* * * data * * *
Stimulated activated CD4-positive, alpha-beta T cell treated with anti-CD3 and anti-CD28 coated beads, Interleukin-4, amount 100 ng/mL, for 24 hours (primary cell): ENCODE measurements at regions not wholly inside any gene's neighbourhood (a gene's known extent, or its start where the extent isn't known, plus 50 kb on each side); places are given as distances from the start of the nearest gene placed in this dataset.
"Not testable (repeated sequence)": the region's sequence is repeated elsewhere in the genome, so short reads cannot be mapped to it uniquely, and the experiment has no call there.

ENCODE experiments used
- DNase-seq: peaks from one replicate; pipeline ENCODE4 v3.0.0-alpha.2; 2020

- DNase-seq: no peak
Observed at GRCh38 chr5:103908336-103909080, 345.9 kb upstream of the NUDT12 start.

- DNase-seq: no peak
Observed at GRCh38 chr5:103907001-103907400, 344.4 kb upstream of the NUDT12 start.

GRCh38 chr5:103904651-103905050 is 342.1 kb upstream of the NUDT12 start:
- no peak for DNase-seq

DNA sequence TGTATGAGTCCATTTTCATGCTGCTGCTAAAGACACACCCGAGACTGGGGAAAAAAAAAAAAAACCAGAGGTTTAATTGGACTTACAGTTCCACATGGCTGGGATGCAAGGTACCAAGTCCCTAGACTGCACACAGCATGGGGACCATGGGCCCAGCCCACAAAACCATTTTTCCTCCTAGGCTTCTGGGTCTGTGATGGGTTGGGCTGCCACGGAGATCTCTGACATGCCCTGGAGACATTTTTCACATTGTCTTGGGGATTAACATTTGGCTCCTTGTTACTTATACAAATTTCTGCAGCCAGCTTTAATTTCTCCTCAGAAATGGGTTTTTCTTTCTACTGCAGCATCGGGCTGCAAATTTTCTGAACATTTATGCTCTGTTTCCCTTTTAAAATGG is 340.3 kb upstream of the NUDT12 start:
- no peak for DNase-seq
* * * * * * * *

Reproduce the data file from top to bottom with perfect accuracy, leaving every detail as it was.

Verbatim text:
Stimulated activated CD4-positive, alpha-beta T cell treated with anti-CD3 and anti-CD28 coated beads, Interleukin-4, amount 100 ng/mL, for 24 hours (primary cell): ENCODE measurements at regions not wholly inside any gene's neighbourhood (a gene's known extent, or its start where the extent isn't known, plus 50 kb on each side); places are given as distances from the start of the nearest gene placed in this dataset.
"Not testable (repeated sequence)": the region's sequence is repeated elsewhere in the genome, so short reads cannot be mapped to it uniquely, and the experiment has no call there.

ENCODE experiments used
- DNase-seq: peaks from one replicate; pipeline ENCODE4 v3.0.0-alpha.2; 2020

- DNase-seq: no peak
Observed at GRCh38 chr5:103908336-103909080, 345.9 kb upstream of the NUDT12 start.

- DNase-seq: no peak
Observed at GRCh38 chr5:103907001-103907400, 344.4 kb upstream of the NUDT12 start.

GRCh38 chr5:103904651-103905050 is 342.1 kb upstream of the NUDT12 start:
- no peak for DNase-seq

DNA sequence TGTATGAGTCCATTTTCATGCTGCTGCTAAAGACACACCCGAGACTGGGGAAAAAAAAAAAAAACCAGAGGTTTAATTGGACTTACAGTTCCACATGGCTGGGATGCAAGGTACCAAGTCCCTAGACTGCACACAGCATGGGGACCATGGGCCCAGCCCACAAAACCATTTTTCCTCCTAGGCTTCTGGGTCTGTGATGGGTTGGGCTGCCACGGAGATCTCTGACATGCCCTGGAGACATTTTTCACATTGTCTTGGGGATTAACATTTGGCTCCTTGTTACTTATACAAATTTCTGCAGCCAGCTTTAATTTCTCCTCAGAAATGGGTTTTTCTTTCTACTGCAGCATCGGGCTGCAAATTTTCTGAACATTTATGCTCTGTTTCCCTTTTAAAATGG is 340.3 kb upstream of the NUDT12 start:
- no peak for DNase-seq